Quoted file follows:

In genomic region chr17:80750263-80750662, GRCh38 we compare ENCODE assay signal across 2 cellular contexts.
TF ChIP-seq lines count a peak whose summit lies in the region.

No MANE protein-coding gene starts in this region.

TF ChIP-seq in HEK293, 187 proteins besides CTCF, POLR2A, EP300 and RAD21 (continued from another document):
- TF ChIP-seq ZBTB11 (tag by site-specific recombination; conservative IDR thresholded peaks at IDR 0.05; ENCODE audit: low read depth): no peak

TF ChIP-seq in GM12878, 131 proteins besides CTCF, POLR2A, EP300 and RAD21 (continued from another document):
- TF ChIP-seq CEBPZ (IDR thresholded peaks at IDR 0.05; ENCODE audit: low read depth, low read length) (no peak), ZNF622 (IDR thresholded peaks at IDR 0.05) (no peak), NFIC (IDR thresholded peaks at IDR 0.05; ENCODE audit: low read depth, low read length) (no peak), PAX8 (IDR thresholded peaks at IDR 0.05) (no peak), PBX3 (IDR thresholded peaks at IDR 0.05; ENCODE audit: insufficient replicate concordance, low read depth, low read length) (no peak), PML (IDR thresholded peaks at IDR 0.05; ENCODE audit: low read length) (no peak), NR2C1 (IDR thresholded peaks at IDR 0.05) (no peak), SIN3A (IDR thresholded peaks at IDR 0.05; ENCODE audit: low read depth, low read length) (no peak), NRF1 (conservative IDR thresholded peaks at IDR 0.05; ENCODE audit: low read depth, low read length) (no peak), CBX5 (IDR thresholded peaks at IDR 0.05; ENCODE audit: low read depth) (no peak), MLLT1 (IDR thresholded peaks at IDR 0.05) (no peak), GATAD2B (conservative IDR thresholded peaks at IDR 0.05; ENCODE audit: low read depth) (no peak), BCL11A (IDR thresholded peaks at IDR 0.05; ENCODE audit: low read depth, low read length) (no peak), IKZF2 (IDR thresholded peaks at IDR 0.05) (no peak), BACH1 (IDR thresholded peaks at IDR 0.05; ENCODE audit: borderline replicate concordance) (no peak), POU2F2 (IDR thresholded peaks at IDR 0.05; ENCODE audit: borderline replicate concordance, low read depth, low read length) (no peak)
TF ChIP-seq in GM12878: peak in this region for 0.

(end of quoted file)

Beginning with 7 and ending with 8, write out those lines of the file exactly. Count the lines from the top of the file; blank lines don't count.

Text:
- TF ChIP-seq CEBPZ (IDR thresholded peaks at IDR 0.05; ENCODE audit: low read depth, low read length) (no peak), ZNF622 (IDR thresholded peaks at IDR 0.05) (no peak), NFIC (IDR thresholded peaks at IDR 0.05; ENCODE audit: low read depth, low read length) (no peak), PAX8 (IDR thresholded peaks at IDR 0.05) (no peak), PBX3 (IDR thresholded peaks at IDR 0.05; ENCODE audit: insufficient replicate concordance, low read depth, low read length) (no peak), PML (IDR thresholded peaks at IDR 0.05; ENCODE audit: low read length) (no peak), NR2C1 (IDR thresholded peaks at IDR 0.05) (no peak), SIN3A (IDR thresholded peaks at IDR 0.05; ENCODE audit: low read depth, low read length) (no peak), NRF1 (conservative IDR thresholded peaks at IDR 0.05; ENCODE audit: low read depth, low read length) (no peak), CBX5 (IDR thresholded peaks at IDR 0.05; ENCODE audit: low read depth) (no peak), MLLT1 (IDR thresholded peaks at IDR 0.05) (no peak), GATAD2B (conservative IDR thresholded peaks at IDR 0.05; ENCODE audit: low read depth) (no peak), BCL11A (IDR thresholded peaks at IDR 0.05; ENCODE audit: low read depth, low read length) (no peak), IKZF2 (IDR thresholded peaks at IDR 0.05) (no peak), BACH1 (IDR thresholded peaks at IDR 0.05; ENCODE audit: borderline replicate concordance) (no peak), POU2F2 (IDR thresholded peaks at IDR 0.05; ENCODE audit: borderline replicate concordance, low read depth, low read length) (no peak)
TF ChIP-seq in GM12878: peak in this region for 0.